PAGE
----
Godzilla Is Back -- and He's Got Something to Say

This weekend, the world's favorite nuclear lizard, Godzilla, roars back to the big screen. This time, in 3D and with new, powerful anti-nuclear message.

1954's original Godzilla, called Gojira in Japan, was a thoughtful and solemn movie that explored the painful and frustrating relationship between the Japanese and U.S. nuclear weapons, as we discussed in our previous post. It was also a huge commercial and critical success that spawned its own genre of giant monster, or kaiju, movies and dozens of sequels, remakes, and imitators.

Director Gareth Edwards looks like he will duplicate both the success and the moral of the original in the new Godzilla. "We were trying to put more into it than just a simple monster movie," he told the Associated Press, "Because the original was definitely a metaphor for Hiroshima and Nagasaki and a very serious film, so we were inspired to try and reflect that."

He updates the story by adding in nuclear power stations to the original warning about nuclear weapons. The movie opens with a disaster at a Japanese nuclear power reactor -- an obvious reference to the 2011 incident at the Fukushima facility.

But there is still hell to pay. Whereas "in the 1954 original, Godzilla represented the destructive threat of nuclear power after the United States unleashed it on Japan during World War II," says Edwards, "in 2014, Godzilla and the other monsters feed on radiation, so nations with nuclear arms are targets."

There is no shortage of nuclear weapons in Hollywood films. But many of the scriptwriters and directors still follow a Cold War paradigm: These are necessary weapons that are the ultimate guarantor of our security. So, in Independence Day and The Avengers our heroes use nuclear weapons to blow up the alien mother ship, saving the planet. Pacific Rim ends with soldiers using a massive nuclear bomb to seal a kaiju trans-dimensional portal, again saving the Earth. Only a few films present nuclear weapons as the threat, not the solution. In The Dark Knight Rises, for instance, Batman risks his life to fly a nuclear bomb out to sea before it can destroy Gotham

In fact, downplaying the threat of nuclear weapons goes back to the original US release of the original Godzilla. Called Godzilla, King of the Monsters, the Americanized version of the film cut all references to the atomic bombings of Hiroshima and Nagasaki, the U.S. atomic testing in the Marshall Islands, and replaced about twenty minutes of the film with scenes of an American reporter, played by Raymond Burr, chasing the monster around Japan. This sanitized Godzilla took out the haunting anti-nuclear allegory, stripping it of its real power.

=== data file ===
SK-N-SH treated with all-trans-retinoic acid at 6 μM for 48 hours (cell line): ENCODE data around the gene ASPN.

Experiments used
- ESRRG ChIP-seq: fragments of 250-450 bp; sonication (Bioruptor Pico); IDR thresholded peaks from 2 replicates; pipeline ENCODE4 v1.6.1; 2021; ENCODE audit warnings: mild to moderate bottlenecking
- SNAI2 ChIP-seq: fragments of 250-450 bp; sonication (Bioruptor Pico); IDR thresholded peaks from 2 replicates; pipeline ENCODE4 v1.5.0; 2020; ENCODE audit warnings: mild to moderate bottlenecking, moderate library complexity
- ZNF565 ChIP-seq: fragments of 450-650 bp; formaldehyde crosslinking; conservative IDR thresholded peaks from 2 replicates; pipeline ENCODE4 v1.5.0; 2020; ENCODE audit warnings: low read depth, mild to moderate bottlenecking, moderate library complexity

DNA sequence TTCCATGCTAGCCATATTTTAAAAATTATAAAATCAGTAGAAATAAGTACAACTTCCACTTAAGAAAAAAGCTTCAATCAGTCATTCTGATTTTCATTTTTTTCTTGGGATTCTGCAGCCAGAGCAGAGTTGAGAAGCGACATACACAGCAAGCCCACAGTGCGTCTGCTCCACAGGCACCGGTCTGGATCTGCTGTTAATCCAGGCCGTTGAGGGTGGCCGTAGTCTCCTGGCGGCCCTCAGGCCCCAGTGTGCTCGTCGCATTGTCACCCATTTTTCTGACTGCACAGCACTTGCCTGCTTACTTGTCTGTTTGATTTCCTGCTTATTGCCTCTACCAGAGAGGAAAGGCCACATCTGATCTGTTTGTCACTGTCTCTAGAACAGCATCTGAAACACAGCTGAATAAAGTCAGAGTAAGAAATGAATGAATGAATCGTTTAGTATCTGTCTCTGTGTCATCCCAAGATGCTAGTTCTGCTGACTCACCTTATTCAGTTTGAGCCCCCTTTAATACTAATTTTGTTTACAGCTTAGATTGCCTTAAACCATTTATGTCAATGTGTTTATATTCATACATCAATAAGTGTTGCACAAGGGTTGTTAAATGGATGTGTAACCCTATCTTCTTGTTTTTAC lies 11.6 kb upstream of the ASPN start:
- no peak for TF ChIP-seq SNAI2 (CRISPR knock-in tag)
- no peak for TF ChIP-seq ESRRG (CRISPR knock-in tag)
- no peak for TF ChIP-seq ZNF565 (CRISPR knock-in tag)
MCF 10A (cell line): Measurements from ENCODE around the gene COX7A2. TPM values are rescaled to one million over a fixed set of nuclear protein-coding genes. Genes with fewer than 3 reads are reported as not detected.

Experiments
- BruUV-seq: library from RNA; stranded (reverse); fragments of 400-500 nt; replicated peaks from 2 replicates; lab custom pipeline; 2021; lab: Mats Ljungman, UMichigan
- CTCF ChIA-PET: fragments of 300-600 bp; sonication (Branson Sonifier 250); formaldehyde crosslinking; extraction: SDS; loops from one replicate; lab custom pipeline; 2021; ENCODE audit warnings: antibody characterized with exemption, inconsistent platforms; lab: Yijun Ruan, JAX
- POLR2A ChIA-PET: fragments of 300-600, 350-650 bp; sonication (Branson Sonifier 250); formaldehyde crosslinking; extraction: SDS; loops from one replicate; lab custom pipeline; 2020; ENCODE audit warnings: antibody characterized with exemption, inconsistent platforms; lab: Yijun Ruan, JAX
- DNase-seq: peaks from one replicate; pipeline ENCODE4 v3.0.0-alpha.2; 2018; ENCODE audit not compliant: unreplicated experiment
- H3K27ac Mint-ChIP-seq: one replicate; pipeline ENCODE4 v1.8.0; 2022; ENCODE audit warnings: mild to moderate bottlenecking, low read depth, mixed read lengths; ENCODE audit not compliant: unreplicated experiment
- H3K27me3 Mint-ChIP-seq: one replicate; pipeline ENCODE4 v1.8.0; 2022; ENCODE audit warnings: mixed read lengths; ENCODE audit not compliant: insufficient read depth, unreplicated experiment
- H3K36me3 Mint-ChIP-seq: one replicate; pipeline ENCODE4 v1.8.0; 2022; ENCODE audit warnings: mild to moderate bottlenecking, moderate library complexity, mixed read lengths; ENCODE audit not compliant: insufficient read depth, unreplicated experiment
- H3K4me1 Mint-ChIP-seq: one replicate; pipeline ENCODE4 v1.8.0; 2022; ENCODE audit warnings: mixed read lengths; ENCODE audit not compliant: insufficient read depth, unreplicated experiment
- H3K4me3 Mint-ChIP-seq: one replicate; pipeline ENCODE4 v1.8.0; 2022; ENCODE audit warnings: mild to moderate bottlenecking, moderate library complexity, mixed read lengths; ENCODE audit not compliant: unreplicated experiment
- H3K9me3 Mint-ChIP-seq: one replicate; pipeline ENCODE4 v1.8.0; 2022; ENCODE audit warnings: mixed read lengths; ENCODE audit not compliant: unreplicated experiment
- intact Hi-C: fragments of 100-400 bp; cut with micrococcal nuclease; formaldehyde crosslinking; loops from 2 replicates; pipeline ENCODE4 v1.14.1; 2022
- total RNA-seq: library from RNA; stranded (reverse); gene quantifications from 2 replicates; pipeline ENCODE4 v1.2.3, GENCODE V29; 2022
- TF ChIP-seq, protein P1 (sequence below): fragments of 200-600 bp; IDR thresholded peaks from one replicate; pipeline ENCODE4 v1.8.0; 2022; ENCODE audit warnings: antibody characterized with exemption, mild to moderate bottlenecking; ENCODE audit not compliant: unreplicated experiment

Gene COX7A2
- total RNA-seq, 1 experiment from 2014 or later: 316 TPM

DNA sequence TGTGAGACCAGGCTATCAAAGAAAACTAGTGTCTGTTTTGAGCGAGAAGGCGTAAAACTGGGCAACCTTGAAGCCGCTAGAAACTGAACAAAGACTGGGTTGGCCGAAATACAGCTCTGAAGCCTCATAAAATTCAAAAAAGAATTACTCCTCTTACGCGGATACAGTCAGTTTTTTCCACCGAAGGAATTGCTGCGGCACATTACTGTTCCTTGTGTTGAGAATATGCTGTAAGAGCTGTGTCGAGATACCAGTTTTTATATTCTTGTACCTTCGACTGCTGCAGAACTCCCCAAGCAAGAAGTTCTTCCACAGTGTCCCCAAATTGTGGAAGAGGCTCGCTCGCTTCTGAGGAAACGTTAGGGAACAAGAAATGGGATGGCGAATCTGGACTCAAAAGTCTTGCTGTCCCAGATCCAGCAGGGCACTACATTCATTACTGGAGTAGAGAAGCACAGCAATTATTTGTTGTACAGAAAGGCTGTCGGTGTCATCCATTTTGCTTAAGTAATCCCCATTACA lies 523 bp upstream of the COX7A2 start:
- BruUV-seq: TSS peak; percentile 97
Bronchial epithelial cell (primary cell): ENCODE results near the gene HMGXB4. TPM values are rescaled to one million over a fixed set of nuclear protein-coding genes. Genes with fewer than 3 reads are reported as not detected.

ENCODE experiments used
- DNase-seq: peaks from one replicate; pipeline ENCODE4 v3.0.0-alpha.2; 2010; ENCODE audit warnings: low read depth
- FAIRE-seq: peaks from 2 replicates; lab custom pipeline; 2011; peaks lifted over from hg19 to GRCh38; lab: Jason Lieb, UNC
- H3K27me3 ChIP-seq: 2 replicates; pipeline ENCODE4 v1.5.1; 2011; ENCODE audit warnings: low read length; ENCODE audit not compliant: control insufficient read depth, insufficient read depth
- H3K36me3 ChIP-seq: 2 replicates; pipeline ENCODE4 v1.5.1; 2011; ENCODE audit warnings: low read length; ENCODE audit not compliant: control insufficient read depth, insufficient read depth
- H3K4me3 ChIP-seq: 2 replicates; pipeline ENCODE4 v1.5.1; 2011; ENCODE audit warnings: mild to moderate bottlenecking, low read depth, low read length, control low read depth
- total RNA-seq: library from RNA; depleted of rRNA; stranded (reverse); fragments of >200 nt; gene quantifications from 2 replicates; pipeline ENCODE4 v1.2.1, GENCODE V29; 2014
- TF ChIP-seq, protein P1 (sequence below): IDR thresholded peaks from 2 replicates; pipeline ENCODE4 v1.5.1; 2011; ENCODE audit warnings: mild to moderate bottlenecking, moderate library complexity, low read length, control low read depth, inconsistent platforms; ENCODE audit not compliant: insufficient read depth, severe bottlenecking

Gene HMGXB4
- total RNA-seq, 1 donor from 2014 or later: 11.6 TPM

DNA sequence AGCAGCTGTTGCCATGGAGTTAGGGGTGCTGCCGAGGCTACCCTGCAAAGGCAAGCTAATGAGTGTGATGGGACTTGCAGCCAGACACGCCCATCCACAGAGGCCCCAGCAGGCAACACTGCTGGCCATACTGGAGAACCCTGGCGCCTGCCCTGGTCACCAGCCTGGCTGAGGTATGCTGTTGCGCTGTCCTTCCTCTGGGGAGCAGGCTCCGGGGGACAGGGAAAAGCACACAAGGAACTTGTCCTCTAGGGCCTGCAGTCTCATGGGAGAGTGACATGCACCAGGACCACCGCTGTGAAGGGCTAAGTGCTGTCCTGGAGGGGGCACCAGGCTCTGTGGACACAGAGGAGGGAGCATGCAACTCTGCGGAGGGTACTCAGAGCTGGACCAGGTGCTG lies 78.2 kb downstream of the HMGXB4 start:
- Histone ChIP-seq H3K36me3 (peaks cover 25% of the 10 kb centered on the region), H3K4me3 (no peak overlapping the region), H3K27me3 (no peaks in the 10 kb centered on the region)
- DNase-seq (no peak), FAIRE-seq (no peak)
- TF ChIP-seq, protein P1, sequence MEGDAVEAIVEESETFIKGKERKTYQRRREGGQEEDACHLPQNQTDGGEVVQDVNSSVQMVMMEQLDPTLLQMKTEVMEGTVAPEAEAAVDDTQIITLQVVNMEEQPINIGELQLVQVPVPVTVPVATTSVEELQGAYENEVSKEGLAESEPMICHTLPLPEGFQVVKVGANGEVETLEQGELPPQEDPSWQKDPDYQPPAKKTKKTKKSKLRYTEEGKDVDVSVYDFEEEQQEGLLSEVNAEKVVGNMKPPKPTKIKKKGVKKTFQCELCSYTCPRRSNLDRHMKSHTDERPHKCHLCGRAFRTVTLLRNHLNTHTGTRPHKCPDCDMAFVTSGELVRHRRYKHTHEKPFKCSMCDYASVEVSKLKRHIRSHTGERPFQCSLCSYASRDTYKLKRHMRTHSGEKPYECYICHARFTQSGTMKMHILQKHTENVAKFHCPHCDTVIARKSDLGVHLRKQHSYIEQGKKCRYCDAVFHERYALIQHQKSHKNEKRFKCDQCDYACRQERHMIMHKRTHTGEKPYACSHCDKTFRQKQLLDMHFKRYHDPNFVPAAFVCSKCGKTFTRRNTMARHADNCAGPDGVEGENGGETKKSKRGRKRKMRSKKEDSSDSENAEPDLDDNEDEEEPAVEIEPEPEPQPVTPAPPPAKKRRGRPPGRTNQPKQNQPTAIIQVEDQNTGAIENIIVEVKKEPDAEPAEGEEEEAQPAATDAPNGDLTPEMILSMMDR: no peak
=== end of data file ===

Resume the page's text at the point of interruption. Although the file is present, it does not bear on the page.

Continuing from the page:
But this is no trivial matter. The way that our culture perceives nuclear weapons has played a major role in shaping our nuclear strategy.

Today, most Americans think our nuclear nightmares are behind us. Many may believe that such threats ended with the Cold War or that current policies can prevent or contain nuclear disaster. They are dead wrong. The United States alone still has over 7,000 nuclear bombs, each one capable of producing the destructive power of 10 to 30 Hiroshima bombs. Globally there are more than 17,000 weapons held my nine nations large and small, stable and unstable. There is a high risk that someone will use, either by accident or design, one of them. Or more. They remain an ongoing nightmare.

So, thank you, Mr. Edwards, for sending Godzilla to correct the balance. His monster accurately conveys the view held by many security experts today: Whatever value nuclear weapon may have had during the Cold War, they are now a major liability, not a security asset.

He uses the power of the beast to make a basic point made my many leaders in the world today: "The West ... we police the world and go, 'You can't have nuclear power. You can't have it. But we can have it, and we have nuclear weapons.' And what if there were a creature that existed, creatures that were attracted to radiation?" he says, "Suddenly the tables would be turned, and we'd be desperately trying to get rid of that stuff."

While thousands enjoy watching Godzilla fight other monsters and level cities (including the Ploughshares Fund home base in San Francisco!), here's hoping the big guy can save us once again, waking us up to the ongoing nightmare nuclear weapons still present.